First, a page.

Glaucoma is a chronic disease where progressive irreversible damage to the optic nerve results in gradual permanent loss of the peripheral vision. Glaucoma is often associated with elevated pressure within the eye (intraocular pressure/IOP).
The eye normally maintains a stable IOP by balancing the production of fluid with the outflow of fluid into the drainage pathway. In general “normal” eye pressure ranges between 12 and 21mmHg. Patients with glaucoma often have eye pressures higher than the normal range without treatment.
Open Angle Glaucoma
In open angle glaucoma (OAG) the drainage pathway, or ‘angle’ of the eye, is open or unobstructed.
Patients with OAG usually have no symptoms until the glaucoma is advanced and they require a thorough eye exam to have the disease identified and treated.
Primary open angle glaucoma (POAG) is the most common type of glaucoma and is idiopathic, meaning we do not understand the cause. Common associations or risk factors for POAG are age and genetics (runs in the family). Certain ethnic populations have higher rates of POAG including African American, Latino, Caribbean and others.
Normal Tension Glaucoma (NTG) is a form of open angle glaucoma where the optic nerve is damaged despite eye pressures remaining in the normal range. Patients with NTG are more likely to have a systemic condition that contributes to their glaucoma progression. Common systemic associations with NTG including:
- Nocturnal hypotension: Nighttime blood pressure is too low resulting in insufficient blood supply to the optic nerve. Diastolic blood pressure under 60mmHg is usually considered too low.
- Sleep apnea: Patients may hold their breath for periods while they sleep, which temporarily causes an increase in IOP resulting in optic nerve damage.
- Anemia/blood loss: Insufficient oxygenation of optic nerve leads to damage because of low blood oxygen levels.
Closed Angle Glaucoma
In Closed Angle Glaucoma (CAG) the drainage pathway in the anterior chamber ‘angle’ can close either suddenly (acute), intermittently, or chronically, causing the IOP to build in the eye. CAG is a less common type of glaucoma but often is more severe and can lead to blindness if not identified early and treated.
Patients with acute CAG can develop sudden very high IOP that causes eye pain and redness, severe headache above the brow, haloes around lights, blurry vision, nausea and vomiting. Acute CAG is a medical emergency and without treatment with medications and lasers patients are at risk of rapid permanent blindness. Patients with intermittent or chronic CAG may not have any visual symptoms and require an eye exam to have their glaucoma disease identified.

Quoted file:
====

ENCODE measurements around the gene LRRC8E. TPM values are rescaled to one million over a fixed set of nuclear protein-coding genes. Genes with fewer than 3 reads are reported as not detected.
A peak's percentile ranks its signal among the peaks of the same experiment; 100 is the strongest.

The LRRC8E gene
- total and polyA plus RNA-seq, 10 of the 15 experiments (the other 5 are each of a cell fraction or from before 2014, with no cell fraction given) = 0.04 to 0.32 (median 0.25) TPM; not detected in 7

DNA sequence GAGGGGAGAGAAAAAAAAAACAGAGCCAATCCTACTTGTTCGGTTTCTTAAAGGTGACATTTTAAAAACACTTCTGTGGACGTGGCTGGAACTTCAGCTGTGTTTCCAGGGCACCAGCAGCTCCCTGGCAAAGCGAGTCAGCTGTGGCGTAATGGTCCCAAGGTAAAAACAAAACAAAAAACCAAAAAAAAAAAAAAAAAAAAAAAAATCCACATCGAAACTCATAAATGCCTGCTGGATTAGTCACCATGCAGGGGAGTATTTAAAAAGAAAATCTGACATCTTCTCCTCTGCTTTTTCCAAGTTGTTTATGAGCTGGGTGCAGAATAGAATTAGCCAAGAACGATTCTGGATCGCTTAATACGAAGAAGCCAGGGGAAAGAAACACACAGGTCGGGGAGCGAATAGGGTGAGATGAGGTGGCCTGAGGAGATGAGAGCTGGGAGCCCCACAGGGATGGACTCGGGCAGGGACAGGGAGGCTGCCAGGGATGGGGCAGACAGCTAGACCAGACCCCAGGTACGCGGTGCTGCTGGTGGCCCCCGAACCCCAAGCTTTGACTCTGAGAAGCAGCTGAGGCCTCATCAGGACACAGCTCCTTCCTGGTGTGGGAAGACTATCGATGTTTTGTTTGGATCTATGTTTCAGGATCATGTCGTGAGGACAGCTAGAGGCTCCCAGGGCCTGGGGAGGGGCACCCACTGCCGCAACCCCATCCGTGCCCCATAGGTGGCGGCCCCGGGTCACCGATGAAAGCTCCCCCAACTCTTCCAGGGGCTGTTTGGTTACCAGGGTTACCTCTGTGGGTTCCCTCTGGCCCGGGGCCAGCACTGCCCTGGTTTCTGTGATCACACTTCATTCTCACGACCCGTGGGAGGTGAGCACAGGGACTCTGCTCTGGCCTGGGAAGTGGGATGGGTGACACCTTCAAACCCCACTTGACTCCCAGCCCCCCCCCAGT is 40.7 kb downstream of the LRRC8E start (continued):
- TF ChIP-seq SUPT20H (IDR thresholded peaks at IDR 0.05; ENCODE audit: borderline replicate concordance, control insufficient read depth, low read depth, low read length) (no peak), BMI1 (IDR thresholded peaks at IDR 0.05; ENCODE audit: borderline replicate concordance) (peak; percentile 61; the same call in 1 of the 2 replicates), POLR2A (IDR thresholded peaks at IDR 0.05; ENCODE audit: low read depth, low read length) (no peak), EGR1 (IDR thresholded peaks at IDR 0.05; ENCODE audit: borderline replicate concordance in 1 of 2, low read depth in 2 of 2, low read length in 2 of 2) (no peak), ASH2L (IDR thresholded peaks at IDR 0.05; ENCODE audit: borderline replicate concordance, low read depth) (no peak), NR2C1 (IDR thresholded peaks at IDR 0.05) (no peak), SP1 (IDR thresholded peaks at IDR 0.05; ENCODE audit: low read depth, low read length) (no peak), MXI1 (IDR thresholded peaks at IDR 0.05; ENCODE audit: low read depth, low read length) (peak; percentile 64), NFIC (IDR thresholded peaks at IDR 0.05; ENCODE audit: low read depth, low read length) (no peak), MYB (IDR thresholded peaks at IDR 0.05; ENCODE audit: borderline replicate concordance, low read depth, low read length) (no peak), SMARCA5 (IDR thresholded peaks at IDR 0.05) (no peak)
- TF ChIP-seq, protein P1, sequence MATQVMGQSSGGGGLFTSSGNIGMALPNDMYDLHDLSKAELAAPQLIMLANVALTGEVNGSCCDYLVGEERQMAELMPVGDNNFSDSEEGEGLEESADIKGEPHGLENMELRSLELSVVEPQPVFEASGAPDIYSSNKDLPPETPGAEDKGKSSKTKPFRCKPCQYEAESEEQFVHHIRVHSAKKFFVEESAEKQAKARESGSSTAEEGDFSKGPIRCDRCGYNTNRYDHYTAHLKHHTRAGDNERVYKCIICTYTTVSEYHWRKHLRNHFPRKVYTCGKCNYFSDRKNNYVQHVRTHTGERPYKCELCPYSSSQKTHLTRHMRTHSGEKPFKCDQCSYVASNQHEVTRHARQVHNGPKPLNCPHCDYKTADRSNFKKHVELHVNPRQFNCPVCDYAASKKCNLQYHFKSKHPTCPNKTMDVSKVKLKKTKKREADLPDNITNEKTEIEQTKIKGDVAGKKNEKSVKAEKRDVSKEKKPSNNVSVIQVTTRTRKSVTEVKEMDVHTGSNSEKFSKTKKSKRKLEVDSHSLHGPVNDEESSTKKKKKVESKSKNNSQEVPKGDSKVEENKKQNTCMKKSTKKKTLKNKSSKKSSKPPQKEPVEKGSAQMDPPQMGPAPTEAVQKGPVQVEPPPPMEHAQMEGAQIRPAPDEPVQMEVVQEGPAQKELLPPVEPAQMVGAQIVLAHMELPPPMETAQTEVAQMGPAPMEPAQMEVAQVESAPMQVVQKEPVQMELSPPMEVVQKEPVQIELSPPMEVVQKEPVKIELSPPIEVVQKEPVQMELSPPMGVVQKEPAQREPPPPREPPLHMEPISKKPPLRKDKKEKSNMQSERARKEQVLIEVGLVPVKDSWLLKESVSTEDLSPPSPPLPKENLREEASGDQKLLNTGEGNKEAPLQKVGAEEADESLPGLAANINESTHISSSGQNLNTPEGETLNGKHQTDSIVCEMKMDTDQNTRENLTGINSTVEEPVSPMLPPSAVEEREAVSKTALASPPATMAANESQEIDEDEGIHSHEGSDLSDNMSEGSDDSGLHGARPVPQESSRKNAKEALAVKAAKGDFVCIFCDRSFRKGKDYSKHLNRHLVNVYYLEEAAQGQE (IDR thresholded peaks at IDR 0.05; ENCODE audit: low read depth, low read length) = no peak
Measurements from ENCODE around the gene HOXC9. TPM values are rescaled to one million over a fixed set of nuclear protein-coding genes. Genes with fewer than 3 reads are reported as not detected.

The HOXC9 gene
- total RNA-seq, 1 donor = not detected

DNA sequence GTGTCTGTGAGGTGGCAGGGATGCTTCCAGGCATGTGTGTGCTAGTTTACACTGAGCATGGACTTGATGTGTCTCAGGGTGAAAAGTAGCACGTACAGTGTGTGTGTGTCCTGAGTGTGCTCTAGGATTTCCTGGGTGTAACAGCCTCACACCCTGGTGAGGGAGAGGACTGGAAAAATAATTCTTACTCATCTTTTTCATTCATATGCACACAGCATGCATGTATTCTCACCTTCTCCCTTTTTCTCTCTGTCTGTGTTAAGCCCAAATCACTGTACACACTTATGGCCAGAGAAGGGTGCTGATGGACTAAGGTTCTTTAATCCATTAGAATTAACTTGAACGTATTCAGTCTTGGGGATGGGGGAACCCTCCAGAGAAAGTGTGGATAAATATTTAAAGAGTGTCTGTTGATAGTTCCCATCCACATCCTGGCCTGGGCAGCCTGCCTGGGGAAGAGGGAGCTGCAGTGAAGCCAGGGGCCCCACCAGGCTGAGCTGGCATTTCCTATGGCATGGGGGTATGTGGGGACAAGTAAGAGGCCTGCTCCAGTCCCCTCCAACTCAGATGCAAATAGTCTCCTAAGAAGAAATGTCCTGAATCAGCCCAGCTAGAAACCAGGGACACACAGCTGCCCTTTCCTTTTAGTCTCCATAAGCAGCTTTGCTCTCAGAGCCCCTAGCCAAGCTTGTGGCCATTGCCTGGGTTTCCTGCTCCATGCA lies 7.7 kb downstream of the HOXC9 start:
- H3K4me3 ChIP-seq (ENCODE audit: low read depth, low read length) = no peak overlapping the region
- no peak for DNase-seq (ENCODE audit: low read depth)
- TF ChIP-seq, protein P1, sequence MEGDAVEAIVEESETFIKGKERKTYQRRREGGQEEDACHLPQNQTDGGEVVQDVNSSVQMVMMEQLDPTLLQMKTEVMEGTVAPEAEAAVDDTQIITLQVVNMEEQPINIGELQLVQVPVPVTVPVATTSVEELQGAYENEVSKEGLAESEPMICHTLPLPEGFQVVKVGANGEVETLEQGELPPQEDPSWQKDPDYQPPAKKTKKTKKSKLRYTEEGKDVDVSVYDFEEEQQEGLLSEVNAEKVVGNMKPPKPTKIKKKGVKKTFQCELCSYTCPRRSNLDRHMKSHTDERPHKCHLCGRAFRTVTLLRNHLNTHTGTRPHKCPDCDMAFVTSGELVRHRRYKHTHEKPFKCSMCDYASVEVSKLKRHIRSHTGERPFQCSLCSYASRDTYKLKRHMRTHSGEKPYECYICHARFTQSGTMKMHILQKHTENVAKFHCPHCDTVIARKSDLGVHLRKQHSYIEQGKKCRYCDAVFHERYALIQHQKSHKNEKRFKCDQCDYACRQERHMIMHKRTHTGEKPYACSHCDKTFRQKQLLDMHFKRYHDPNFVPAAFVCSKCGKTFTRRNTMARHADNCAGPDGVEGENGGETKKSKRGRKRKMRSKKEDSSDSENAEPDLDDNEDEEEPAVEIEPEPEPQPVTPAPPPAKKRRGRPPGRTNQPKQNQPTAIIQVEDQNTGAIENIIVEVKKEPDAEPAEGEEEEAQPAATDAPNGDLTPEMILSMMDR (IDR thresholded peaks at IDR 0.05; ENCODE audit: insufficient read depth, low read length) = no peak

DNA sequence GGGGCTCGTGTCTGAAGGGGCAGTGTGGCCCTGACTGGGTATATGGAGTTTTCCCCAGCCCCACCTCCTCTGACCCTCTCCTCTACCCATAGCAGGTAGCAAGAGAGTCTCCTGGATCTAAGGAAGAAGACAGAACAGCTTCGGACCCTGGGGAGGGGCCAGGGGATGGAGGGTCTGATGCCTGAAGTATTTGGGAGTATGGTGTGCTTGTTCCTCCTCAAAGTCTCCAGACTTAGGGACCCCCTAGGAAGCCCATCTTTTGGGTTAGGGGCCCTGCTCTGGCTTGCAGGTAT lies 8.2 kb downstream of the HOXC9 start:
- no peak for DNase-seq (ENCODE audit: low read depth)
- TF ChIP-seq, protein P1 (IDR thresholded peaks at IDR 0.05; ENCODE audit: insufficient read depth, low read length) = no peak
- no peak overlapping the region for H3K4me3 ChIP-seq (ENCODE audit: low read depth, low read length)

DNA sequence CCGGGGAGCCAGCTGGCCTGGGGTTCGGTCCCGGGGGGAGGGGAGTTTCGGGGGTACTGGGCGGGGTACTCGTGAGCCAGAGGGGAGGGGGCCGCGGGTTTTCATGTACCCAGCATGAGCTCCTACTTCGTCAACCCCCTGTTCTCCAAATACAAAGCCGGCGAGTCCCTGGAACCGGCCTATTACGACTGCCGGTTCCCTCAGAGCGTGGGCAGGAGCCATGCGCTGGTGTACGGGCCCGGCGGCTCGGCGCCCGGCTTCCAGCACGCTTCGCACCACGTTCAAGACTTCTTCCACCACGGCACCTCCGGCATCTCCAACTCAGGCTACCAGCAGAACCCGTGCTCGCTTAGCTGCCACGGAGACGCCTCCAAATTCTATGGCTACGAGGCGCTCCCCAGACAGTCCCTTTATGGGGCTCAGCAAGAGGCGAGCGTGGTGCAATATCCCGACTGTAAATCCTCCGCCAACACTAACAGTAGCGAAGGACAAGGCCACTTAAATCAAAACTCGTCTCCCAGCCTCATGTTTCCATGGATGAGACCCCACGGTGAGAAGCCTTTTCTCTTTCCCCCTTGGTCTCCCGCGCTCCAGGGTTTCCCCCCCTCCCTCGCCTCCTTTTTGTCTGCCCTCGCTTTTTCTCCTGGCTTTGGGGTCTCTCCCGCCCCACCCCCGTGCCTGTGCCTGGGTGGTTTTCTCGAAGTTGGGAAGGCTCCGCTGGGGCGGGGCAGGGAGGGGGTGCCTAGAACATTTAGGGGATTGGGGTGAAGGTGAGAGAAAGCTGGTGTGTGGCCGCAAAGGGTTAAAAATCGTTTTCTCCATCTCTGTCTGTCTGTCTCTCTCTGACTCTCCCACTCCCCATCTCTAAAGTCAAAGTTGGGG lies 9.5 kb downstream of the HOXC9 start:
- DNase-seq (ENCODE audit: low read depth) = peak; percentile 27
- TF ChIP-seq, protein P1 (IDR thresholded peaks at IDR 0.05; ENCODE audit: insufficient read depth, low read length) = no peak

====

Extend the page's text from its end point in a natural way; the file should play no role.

Primary CAG is often related to an anatomical predisposition where the front segment of the eye is naturally smaller and more crowded. It can be associated with far-sightedness (hyperopia), cataracts, and is more common in South Asian and Inuit populations. Patients with narrow ’angles’ at risk of CAG can be identified with an eye examination and treated with a preventative laser (laser peripheral iridotomy). Less commonly, patients can have an abnormal iris shape called plateau iris syndrome that results in narrowing of the angle.
Secondary CAG is rare and usually results from abnormal blood vessels (neovascularization) growing over the drainage pathway angle. Neovascular glaucoma is usually caused by severe retinal damage from diabetic retinopathy, a blockage in a retinal vein (RVO) or artery (CRAO), or radiation retinopathy. Neovascular glaucoma is a severe problem that can be challenging to treat successfully and often results in blindness.
What are the symptoms of glaucoma?
The vast majority of patients with glaucoma do not have any visual symptoms. If left untreated, glaucoma can cause irreversible and permanent loss of the peripheral field of vision that eventually encroaches on the central vision. Despite this, patients rarely notice a change in peripheral vision until the disease is advanced.
Rarely, if the IOP increases significantly as in acute CAG, patients may develop eye pain and redness, severe headache above the brow, haloes around lights, blurry vision, nausea and vomiting. Acute CAG is a medical emergency and without treatment patients are at risk of permanent blindness.
How is glaucoma diagnosed?
A glaucoma diagnosis is based on one or a series of comprehensive eye examinations with IOP measurement and with specialized testing including visual fields to assess the peripheral vision and optic nerve imaging using optical coherence tomography (OCT). Glaucoma can be diagnosed by an optometrist or an ophthalmologist.
Can glaucoma be cured?
Glaucoma is a chronic eye disease that can be managed but not cured. Any peripheral visual field damage from glaucoma is irreversible. Treatment is initiated to halt or reduce disease progression.
How is glaucoma treated?
Glaucoma is usually treated by lowering the eye pressure in the eye. This can be done with daily prescription eye drops, laser trabeculosplasty (SLT), and/or glaucoma surgery. Your eye doctor will discuss with you the treatment options for your type of glaucoma.
Patients with NTG should be assessed by a family doctor or internist to ensure that sleep apnea, nocturnal hypotension and anemia risks are identified and treated if necessary.
All patients with glaucoma require ongoing monitoring through comprehensive eye examinations with IOP measurements and specialized testing.